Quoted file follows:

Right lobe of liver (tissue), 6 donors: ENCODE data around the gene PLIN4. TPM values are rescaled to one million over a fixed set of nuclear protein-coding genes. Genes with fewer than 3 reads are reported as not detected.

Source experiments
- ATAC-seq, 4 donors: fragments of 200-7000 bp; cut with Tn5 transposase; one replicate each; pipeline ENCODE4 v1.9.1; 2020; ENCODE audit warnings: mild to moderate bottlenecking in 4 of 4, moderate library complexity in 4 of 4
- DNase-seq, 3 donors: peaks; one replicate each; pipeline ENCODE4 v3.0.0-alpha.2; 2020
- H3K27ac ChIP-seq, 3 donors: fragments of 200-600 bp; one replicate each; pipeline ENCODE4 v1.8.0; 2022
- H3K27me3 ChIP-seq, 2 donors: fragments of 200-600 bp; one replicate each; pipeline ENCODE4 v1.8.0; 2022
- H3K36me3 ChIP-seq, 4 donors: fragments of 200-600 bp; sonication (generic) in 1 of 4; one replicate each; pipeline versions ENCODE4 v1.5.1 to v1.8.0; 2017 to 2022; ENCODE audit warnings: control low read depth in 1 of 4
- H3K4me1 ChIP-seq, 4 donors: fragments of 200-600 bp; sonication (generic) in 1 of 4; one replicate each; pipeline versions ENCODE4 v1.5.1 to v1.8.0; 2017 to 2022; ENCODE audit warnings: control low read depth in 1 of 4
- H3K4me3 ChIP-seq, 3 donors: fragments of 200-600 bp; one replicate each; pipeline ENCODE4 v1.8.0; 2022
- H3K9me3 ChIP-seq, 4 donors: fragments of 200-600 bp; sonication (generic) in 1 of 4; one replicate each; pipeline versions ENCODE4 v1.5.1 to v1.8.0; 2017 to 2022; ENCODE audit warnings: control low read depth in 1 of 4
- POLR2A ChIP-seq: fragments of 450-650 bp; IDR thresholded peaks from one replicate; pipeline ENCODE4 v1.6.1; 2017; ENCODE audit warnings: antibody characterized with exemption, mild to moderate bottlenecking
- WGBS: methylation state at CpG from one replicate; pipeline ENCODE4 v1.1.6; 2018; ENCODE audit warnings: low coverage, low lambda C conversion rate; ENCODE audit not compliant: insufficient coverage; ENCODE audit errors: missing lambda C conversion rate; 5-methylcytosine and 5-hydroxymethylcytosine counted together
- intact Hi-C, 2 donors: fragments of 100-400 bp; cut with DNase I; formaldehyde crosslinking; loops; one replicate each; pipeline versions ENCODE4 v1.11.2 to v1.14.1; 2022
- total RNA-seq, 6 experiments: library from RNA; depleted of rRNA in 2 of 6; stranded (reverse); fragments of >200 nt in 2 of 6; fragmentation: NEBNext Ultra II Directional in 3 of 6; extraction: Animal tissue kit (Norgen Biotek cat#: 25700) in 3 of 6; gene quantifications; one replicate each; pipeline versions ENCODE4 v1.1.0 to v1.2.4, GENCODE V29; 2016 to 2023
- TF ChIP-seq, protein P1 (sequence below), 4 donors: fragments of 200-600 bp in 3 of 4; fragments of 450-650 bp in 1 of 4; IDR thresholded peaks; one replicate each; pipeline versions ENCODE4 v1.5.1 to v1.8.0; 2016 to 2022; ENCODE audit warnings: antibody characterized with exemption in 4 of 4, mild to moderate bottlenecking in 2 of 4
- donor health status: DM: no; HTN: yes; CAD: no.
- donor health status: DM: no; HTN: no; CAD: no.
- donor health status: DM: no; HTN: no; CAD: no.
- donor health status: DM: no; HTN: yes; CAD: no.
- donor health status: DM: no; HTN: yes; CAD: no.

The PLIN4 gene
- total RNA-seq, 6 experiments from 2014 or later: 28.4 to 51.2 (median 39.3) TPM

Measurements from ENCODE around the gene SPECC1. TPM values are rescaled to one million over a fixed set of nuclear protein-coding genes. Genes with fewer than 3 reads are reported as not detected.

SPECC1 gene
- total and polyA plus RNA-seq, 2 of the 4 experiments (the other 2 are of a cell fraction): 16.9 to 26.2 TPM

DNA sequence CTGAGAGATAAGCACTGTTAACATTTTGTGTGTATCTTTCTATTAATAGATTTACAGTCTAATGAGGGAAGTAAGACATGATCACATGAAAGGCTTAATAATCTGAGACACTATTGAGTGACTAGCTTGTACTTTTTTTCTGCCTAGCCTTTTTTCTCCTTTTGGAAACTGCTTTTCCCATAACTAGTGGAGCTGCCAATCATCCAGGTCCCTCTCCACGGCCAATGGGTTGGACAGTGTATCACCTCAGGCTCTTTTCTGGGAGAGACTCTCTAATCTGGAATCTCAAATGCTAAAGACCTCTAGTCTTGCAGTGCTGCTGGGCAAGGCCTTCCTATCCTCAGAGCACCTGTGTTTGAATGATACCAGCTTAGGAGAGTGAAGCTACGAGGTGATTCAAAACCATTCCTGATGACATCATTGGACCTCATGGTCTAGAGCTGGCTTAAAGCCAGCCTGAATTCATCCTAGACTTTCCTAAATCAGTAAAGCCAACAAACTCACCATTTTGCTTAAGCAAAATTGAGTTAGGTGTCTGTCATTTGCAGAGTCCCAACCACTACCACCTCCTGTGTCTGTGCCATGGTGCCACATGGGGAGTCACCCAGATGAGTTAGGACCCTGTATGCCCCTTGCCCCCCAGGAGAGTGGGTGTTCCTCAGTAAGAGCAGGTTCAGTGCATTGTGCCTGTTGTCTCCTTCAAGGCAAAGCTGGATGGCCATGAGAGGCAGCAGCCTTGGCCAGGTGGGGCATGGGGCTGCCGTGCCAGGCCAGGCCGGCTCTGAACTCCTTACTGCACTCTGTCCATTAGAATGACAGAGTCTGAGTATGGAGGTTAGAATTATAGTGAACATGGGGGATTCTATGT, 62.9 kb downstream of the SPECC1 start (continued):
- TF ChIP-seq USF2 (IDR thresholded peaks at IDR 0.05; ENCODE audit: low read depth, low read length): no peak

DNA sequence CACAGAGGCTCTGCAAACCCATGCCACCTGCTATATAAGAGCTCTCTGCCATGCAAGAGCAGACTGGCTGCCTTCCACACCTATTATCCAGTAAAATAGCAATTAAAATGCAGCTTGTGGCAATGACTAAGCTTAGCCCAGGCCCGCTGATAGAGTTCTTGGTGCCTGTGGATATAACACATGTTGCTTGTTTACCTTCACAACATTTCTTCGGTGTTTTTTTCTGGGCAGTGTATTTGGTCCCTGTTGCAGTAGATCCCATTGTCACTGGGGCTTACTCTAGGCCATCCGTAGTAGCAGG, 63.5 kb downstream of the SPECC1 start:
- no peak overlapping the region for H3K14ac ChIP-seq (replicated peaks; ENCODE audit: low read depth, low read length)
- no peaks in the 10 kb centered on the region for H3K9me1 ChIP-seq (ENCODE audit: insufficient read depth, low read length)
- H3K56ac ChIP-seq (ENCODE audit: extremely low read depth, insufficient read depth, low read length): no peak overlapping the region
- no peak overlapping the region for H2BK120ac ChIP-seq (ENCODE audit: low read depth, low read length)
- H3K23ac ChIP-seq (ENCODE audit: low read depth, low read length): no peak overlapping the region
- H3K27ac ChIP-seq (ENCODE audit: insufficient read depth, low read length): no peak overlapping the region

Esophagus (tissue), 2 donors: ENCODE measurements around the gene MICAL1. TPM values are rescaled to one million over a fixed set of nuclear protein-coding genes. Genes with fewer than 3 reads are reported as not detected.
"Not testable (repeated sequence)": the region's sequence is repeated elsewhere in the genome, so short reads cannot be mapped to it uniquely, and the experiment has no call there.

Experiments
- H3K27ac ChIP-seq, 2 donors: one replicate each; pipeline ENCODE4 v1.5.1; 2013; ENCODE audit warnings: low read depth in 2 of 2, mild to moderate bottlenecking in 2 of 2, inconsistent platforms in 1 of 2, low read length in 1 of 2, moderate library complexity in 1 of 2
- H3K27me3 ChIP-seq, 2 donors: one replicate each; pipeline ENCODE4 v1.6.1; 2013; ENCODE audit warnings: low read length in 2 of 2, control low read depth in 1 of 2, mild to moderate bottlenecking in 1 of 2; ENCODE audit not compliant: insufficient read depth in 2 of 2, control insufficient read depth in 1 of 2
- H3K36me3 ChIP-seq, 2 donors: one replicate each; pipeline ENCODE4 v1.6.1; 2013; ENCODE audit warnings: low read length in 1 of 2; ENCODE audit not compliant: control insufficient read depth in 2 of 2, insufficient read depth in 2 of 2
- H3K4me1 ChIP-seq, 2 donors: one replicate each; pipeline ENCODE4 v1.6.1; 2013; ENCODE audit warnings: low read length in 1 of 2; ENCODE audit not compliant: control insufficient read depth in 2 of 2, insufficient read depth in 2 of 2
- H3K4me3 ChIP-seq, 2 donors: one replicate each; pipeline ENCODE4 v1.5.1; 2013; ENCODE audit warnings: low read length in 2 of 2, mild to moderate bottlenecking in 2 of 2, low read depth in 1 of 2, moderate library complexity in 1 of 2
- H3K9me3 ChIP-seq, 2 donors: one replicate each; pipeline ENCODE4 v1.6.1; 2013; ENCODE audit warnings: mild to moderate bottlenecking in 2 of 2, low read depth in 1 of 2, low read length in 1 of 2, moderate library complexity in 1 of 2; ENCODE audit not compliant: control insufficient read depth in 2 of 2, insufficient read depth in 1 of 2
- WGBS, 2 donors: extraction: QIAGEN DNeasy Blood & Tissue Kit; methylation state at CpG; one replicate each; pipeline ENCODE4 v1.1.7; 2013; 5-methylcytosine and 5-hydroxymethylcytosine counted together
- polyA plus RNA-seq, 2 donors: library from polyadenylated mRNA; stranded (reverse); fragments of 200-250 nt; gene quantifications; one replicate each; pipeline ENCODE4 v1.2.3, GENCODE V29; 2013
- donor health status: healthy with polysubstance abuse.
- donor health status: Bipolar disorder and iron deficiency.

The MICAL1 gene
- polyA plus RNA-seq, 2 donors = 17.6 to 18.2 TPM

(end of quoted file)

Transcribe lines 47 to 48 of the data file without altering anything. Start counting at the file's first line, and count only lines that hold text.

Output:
- donor health status: Bipolar disorder and iron deficiency.

The MICAL1 gene